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All Those Parties We Didn't Cry At

Natalia Theodoridou is a UK-based media & cultural studies scholar and a writer of strange stories. Her work has appeared in Clarkesworld, The Kenyon Review Online, Nature, and elsewhere. This is her third appearance in Daily Science Fiction. Find out more at natalia-theodoridou.com or follow @natalia_theodor on Twitter.
"Here, let me," Hayley says. She holds my eyelids open and drips a few pseudos onto my eyeballs. Then she lets go and the fake tears run down the sides of my eyes. Her breath is hot on my damp cheekbones. It's the most erotic thing I've ever experienced.
"Now do me," she says and hands me the bottle of eye drops. She tilts her head back while I run my finger over her jawline. She holds her lids open for me and I squirt some pseudos into her eyes. I watch her blink and fake-cry, her cheeks streaked with mascara. She pulls me towards her and kisses me. Her pseudos taste like strawberries. I prefer salty--more natural, more like the real thing--but I don't say anything. I try to focus on the sensation of the tears running down my face. Feel the release. I don't feel a thing, but it's fake it till you make it, isn't it?
I look around the room. My cousin Ari is in the corner sugaring up a girl, going on about all the times he's cried before, cried for real, and how absolutely fantastic it felt. Trying too hard, as usual. It's the same at every crying party, ever since we were kids, even way back, when we could cry at every little thing. The girl doesn't look impressed, but she wipes away his fake tears anyway and smiles.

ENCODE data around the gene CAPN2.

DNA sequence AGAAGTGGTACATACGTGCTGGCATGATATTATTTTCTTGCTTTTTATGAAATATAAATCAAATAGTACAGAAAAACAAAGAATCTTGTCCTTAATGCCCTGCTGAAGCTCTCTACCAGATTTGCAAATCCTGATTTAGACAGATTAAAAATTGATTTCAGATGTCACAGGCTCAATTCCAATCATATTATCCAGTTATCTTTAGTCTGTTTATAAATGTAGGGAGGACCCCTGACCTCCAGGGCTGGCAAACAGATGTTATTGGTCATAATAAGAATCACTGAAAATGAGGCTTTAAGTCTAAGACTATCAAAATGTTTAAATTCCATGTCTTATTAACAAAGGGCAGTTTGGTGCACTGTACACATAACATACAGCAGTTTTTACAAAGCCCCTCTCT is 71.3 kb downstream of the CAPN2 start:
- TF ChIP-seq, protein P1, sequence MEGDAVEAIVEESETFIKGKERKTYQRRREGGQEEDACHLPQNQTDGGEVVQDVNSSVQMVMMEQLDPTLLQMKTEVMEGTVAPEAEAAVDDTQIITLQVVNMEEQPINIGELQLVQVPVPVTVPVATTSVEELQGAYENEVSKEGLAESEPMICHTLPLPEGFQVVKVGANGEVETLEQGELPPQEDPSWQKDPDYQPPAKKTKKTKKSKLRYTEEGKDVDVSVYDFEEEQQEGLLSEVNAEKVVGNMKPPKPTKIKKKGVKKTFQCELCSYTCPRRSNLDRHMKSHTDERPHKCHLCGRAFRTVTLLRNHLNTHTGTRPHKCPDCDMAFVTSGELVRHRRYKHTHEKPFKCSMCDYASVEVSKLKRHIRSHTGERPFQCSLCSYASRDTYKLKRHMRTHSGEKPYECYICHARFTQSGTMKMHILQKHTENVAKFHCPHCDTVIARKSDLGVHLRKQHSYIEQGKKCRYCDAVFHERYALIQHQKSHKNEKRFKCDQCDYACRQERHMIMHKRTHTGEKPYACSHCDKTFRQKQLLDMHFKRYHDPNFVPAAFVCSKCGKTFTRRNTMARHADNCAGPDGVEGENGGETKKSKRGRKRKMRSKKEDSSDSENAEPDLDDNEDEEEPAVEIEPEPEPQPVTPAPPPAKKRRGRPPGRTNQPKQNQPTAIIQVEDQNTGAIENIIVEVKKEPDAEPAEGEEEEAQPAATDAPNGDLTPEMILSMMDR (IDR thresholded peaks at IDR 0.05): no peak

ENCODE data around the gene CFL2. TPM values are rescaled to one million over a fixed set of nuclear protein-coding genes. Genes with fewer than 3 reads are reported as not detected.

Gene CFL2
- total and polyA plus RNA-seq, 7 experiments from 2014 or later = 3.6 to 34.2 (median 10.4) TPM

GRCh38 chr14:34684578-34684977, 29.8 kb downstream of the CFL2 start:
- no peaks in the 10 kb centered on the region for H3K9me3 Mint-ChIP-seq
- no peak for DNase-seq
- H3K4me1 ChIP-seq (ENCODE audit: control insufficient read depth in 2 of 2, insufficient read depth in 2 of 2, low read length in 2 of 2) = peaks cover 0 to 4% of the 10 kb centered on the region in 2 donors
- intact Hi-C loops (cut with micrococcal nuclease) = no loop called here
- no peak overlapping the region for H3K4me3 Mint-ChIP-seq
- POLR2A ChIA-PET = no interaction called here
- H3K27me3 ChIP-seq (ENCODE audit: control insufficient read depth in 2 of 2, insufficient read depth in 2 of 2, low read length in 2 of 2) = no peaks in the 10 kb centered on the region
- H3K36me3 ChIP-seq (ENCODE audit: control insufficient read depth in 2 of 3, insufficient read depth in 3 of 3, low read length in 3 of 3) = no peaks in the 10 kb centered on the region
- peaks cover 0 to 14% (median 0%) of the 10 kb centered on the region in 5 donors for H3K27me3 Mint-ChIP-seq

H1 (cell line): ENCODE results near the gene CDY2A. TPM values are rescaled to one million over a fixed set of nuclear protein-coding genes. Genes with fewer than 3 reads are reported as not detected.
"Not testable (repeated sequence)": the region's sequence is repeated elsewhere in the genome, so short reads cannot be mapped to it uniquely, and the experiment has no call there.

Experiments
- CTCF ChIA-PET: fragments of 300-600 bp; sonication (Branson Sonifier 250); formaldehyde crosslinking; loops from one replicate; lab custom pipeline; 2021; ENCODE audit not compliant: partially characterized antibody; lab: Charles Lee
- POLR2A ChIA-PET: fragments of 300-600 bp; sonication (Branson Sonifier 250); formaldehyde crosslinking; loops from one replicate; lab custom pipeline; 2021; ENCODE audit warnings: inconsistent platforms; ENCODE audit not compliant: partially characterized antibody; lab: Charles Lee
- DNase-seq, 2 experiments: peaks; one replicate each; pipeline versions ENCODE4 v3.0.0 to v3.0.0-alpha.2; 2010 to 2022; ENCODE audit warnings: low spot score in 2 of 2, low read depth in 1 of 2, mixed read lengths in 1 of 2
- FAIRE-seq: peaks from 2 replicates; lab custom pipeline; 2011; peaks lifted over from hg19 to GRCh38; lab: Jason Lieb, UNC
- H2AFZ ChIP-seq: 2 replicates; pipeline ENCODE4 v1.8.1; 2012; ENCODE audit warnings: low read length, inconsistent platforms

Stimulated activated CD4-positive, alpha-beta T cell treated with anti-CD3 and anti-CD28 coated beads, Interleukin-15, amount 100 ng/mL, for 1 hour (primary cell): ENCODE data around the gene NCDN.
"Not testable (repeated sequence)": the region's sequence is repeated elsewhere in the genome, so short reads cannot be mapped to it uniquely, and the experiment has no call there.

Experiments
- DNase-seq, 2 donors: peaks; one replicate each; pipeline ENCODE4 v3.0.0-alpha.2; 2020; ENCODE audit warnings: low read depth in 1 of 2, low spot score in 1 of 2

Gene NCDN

I've never done this with Hayley before. We've met at other crying parties a couple of times, but we've never shared. I know she expects me to, so I go ahead, give in.
"So when was your last time?" I ask.
"I was 12," Hayley says. "My dog had died. His name was Rusty." She closes her eyes. The underskin moist, smoky. "What children we were, back then, eh? I bawled for two days straight." She sniffles. It all sounds a bit rehearsed. "You?"
Can I tell her? "I don't remember," I lie.
She looks at me sharply. "Come on, be real."
"No, really," I say.
"Whatever," she says, "suit yourself." She glances at her watch, fishes a tissue out of her sleeve and wipes her eyes. "I should get going anyhow," she says. She pauses for a moment. Then she gives me a peck on my right temple. "This was fun, I guess. See you around?"
"Sure," I say, but she's already walking away.
The next time I see her is at Ari's wake. The fool cut his wrists and he didn't even leave a note. At first I felt betrayed when I heard the news. It was a feeling like a gut punch. We'd promised whoever went first would leave a note. He had broken the promise. But then I thought, that's childish. Maybe promises, impossible ones like that, go the way of tears. Maybe we're supposed to grow out of them.
We stand around the casket, say some words, try to comfort his mother. I wonder what it's like for her, not being able to cry at her own son's funeral. She refuses to sit down, stays on her feet the whole time, upright, her back straight, but her face is vacant, as if she's left, she's somewhere far away.